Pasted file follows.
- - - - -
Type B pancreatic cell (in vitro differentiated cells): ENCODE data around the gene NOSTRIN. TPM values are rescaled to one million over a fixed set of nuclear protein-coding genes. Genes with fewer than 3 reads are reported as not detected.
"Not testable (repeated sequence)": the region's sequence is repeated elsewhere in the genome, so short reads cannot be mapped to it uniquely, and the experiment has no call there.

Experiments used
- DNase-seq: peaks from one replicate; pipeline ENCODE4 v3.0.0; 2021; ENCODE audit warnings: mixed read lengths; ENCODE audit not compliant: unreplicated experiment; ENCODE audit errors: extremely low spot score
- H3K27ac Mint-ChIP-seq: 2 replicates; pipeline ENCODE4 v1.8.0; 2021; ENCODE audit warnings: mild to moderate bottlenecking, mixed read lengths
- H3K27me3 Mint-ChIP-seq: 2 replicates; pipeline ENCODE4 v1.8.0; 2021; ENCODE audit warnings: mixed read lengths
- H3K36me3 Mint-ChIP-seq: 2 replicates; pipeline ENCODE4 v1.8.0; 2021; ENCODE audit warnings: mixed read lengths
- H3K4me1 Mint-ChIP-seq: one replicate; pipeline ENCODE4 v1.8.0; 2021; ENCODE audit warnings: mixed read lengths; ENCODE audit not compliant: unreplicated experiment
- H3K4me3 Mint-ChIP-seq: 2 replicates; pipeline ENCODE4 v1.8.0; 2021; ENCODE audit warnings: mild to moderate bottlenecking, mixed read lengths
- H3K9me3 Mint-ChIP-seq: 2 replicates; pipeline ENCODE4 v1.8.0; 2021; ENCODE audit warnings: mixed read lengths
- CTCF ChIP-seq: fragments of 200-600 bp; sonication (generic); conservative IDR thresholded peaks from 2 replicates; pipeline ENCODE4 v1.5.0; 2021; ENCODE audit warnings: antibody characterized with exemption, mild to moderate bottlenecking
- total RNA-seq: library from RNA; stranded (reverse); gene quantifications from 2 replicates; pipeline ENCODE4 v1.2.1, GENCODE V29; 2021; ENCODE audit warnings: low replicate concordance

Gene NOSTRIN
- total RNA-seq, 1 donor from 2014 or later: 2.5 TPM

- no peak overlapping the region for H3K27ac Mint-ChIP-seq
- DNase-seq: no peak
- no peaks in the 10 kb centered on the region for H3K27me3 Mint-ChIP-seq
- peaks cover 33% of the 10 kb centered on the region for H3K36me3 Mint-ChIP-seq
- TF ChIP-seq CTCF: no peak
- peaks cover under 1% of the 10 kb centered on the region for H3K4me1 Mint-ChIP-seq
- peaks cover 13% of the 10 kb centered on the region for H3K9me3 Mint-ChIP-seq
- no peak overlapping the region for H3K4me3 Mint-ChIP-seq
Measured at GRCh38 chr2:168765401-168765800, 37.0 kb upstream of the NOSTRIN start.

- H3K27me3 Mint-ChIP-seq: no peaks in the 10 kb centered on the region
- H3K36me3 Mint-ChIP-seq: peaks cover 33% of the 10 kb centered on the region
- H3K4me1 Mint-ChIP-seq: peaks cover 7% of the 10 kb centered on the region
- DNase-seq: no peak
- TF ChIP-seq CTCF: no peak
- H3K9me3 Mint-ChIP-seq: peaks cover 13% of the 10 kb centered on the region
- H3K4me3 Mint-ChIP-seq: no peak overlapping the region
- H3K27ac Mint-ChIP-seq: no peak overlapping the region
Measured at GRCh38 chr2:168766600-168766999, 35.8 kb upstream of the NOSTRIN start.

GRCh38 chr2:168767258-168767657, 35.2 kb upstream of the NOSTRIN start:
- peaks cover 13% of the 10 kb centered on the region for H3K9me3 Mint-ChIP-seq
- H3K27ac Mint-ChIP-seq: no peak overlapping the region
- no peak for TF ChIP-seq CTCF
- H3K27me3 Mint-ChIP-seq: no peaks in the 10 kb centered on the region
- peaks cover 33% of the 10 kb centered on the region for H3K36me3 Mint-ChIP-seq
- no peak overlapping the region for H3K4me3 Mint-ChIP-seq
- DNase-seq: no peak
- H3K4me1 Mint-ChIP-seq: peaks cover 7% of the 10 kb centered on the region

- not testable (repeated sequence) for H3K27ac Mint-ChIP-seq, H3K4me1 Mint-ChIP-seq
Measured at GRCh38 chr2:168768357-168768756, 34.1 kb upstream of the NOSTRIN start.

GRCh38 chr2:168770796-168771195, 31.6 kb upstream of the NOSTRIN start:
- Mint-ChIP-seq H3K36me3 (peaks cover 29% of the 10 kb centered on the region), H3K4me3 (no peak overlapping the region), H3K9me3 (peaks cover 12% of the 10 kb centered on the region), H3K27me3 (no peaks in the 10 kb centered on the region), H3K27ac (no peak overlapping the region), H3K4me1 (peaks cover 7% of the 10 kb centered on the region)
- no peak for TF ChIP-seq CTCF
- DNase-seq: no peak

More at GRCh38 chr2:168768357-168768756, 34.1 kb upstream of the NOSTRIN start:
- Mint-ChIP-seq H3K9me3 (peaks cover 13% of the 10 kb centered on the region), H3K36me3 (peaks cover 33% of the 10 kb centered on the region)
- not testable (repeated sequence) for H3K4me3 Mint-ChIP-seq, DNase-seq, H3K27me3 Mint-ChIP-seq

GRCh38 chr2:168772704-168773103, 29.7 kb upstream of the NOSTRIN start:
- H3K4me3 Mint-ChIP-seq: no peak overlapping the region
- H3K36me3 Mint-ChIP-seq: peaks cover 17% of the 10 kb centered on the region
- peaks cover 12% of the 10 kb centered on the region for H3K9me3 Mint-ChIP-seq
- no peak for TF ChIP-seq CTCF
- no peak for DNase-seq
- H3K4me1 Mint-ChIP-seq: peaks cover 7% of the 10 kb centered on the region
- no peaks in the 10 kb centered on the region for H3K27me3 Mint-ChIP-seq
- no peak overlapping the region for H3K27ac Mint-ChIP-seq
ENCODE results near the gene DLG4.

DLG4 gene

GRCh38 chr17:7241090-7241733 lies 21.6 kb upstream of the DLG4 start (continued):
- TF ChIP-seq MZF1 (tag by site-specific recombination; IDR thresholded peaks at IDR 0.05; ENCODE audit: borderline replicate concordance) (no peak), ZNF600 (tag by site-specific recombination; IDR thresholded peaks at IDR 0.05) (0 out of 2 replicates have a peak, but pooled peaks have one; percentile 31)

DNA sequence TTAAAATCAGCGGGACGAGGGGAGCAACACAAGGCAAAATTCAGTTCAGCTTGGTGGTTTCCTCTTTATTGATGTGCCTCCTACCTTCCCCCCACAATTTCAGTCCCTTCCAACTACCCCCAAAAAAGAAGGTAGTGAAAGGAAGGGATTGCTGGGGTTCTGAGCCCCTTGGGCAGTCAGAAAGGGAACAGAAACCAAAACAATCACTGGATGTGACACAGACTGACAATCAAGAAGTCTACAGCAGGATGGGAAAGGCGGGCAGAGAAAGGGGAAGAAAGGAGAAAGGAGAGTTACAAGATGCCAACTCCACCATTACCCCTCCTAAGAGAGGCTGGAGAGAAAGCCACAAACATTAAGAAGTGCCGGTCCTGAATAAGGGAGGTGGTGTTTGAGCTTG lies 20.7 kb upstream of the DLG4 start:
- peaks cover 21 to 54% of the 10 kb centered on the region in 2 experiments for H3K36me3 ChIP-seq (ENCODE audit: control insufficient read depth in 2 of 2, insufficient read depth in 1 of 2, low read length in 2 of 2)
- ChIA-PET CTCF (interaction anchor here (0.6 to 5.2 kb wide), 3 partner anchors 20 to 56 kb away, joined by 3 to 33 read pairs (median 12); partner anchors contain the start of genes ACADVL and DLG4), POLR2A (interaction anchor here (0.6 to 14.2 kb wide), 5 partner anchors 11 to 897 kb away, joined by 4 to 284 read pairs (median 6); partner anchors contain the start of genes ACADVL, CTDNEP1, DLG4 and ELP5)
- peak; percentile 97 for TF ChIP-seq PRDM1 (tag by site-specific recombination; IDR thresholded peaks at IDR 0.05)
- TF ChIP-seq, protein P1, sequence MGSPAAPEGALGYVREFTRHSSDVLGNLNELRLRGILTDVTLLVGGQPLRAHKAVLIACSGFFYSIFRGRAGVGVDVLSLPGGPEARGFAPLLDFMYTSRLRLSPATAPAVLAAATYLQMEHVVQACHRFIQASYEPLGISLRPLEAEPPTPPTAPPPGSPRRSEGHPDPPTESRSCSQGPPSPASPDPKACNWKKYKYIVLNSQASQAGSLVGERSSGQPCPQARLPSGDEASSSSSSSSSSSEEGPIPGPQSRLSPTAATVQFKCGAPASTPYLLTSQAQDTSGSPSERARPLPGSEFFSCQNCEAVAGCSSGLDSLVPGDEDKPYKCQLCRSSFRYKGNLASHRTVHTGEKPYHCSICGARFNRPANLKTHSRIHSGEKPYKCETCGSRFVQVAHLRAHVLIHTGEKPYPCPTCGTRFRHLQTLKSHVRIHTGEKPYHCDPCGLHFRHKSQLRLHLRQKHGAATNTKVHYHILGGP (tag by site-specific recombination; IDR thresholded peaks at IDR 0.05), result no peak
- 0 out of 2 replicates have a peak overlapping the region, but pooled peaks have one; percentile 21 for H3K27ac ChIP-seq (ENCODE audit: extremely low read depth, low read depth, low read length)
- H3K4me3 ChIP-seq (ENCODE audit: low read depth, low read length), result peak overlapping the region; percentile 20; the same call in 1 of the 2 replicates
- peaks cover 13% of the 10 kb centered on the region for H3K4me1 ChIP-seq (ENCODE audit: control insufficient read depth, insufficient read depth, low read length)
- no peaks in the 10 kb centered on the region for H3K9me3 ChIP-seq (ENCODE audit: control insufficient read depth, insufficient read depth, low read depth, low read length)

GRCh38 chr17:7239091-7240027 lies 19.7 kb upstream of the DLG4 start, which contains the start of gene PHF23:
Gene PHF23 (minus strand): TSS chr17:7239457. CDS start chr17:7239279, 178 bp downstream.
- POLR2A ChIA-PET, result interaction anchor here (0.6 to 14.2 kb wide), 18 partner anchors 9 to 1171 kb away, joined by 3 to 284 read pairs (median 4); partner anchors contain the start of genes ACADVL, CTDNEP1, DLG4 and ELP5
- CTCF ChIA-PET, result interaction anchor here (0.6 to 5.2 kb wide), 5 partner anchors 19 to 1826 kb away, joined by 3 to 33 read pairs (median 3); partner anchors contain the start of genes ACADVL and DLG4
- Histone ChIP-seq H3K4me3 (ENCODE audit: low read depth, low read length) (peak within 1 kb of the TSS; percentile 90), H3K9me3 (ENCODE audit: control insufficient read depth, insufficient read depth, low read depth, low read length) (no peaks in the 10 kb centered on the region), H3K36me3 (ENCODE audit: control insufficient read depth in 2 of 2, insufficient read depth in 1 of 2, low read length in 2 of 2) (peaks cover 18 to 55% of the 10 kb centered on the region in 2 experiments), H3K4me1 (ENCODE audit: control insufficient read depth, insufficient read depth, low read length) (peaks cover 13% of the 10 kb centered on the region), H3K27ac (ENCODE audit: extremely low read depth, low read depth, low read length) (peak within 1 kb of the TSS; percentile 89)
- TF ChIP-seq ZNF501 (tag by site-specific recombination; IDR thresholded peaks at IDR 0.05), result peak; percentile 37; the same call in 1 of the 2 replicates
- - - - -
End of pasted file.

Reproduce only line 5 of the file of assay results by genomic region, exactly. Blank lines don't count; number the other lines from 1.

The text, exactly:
- H3K27ac Mint-ChIP-seq: 2 replicates; pipeline ENCODE4 v1.8.0; 2021; ENCODE audit warnings: mild to moderate bottlenecking, mixed read lengths